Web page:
Rachel Houghton, CDAC Network, Monday 26 October 2015
In this interconnected world fuelled by technologies that are constantly alerting, tweeting and pinging us, it’s often hard to find the place and space to think. Author Piero Ferrucci in his book inevitable grace writes of the importance of losing one’s mind (the release from one’s familiar way of thinking) and having one’s heart melted (the dying or fading away of structures that normally encumber the psyche) as critical to helping us think creatively. At the invitation of The Rockefeller Foundation, I recently found that place in a little town in Northern Italy.
The Rockefeller Foundation’s Bellagio Centre is set in spacious grounds that smelled of rosemary and freshly cut grass. Amidst the olive trees dotting the surrounding hills the only tweets came from birds. Taking walks in such a setting was an unexpected bonus. This is a place intent on convening creative conversations on some of the most difficult challenges facing mankind, now and in the future. As Director of the Communicating with Disaster Affected (CDAC) Network, I was invited to join other professionals from around the globe to discuss strategies for using communication to build resilience and effective response to public health crises.
In CDAC, we intentionally seek to span traditional organisational and disciplinary boundaries in the pursuit of revolutionising the way aid providers communicate with crisis affected populations. The intellectual and operational leadership required to address this, as with other complex challenges, doesn’t reside within any single individual or agency, so the Network seeks to create interactions that, through sharing across boundaries, develop it. But even in this environment it is easy to get trapped into familiar patterns of thinking and doing. Those at the Bellagio Centre gathering pushed me out of that comfort zone.
Over the course of the week I listened to presentations from and had deep conversations with a diverse set of experts: a born and bred New Yorker who works for the New York City Department of Health & Mental Hygiene, the Director of Global Disaster Response from the Harvard Medical School Teaching Hospital, OCHA’s Head of Public Information for West and Central Africa, the Director of BBC Media Action USA, and more. My eyes and ears were opened to new ways of thinking about how we engage and support those in crisis affected communities.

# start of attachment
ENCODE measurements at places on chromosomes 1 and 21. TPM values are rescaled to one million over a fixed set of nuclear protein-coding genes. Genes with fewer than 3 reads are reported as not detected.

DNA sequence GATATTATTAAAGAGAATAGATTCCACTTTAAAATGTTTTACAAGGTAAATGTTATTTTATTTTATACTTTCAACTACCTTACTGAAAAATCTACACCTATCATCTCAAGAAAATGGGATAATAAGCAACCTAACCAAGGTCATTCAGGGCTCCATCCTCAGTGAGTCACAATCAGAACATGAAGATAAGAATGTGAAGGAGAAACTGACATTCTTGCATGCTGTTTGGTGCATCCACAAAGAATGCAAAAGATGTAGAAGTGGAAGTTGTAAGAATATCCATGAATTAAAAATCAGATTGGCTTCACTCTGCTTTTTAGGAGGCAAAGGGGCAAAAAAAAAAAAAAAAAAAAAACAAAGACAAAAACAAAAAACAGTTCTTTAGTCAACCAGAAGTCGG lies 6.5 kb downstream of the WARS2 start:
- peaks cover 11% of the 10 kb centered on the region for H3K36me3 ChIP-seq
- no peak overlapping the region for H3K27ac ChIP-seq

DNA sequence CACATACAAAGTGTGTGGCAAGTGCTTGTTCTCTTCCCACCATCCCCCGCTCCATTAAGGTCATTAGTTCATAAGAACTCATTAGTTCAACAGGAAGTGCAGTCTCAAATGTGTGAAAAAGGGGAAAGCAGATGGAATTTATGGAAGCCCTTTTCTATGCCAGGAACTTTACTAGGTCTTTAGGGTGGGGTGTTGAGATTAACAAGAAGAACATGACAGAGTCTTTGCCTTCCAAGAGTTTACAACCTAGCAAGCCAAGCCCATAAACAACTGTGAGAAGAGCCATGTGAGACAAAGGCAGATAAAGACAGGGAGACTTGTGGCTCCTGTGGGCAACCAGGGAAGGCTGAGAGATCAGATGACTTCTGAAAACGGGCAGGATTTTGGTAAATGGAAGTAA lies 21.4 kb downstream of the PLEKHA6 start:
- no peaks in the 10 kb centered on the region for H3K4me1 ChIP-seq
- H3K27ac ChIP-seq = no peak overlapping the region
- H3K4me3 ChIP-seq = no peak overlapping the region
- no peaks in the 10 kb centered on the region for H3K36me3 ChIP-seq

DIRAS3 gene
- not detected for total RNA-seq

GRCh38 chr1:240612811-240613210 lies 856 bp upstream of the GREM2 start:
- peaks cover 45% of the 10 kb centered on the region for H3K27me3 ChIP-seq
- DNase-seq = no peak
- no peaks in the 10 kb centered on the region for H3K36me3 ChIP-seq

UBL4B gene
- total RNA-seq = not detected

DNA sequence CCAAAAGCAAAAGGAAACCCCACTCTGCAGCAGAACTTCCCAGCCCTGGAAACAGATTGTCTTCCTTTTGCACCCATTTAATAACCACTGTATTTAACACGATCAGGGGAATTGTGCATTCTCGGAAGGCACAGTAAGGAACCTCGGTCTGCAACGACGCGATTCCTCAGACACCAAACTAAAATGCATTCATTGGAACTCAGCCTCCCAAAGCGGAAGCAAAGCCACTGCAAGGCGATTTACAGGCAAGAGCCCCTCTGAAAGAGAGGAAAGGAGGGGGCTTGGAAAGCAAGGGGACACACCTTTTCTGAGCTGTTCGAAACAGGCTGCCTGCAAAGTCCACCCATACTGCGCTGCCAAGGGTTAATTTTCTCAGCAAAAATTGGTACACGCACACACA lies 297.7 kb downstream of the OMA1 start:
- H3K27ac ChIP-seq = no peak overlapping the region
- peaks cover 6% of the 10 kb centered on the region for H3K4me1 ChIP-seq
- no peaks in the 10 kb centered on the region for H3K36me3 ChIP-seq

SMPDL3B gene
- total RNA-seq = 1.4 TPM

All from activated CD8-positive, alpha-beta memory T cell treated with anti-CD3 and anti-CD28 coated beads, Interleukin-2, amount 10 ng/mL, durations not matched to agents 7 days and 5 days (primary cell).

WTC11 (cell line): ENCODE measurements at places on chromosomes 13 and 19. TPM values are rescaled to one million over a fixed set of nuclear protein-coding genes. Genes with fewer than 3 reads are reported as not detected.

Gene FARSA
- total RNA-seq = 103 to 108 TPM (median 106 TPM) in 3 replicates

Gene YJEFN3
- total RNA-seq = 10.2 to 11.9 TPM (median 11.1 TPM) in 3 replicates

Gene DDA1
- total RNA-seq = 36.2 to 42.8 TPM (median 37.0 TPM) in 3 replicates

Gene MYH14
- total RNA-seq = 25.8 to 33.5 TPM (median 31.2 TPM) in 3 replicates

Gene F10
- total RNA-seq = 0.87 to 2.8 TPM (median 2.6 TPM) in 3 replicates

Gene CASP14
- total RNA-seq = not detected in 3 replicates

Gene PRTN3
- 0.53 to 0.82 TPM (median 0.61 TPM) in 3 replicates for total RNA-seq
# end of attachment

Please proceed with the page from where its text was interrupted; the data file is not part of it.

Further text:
Mind-bending Jay Walker opened my eyes even wider to the complexity of the world in which we live; one in which the speed of change is unprecedented, borders are an illusion, and the emergence of the global communications network means ‘the back channel has become the front channel’. No institution will ever get ahead of this; at the same trust in institutions is demonstrably declining. In this context it’s critical to try to see the larger systems at play.
Jay’s session, and those of the other colleagues gathered, led me to ask questions about the humanitarian sector. It is somewhere I know well. But it is a sector in which front to end planning still dominates and where the tyranny of the urgent gets in the way of thinking creatively about the future. We are failing in vision and understanding that we are part of a complex system where inputs do not predict outputs; where coordination, while important, is not enough; and where we perhaps need to prioritise building social capital and relationships of trust as pivotal to aid delivery in a decentralised and distributed world. In my own organisation, I am now considering how to take a systems approach to our forthcoming strategy and governance review. In this endeavor I shall be guided by the thinking of another author I love, Peter Senge, and his book The Necessary Revolution.
The Centre for Creative Leadership teaches us that wherever group boundaries intersect, there is potential for different ways of working and new forms of collaboration. ‘Boundaries reveal new frontiers for solving pressing problems, driving innovation, and leading breakthrough change.’ This is what we urgently need in order to address the difficult problems we face today.
Thank you to The Rockefeller Foundation for creating the place and space to inspire fresh thinking and spark innovative ideas. By transporting my mind and body to this peaceful retreat on a steep hill overlooking Lake Como, I experienced first-hand Ferrucci’s principles: that beauty opens and harmonizes the mind, and solitude is an effective means of unlearning old patterns. This was certainly one of the most stimulating and productive gatherings I’ve been part of, and one in which both the art and the science of convening was at play.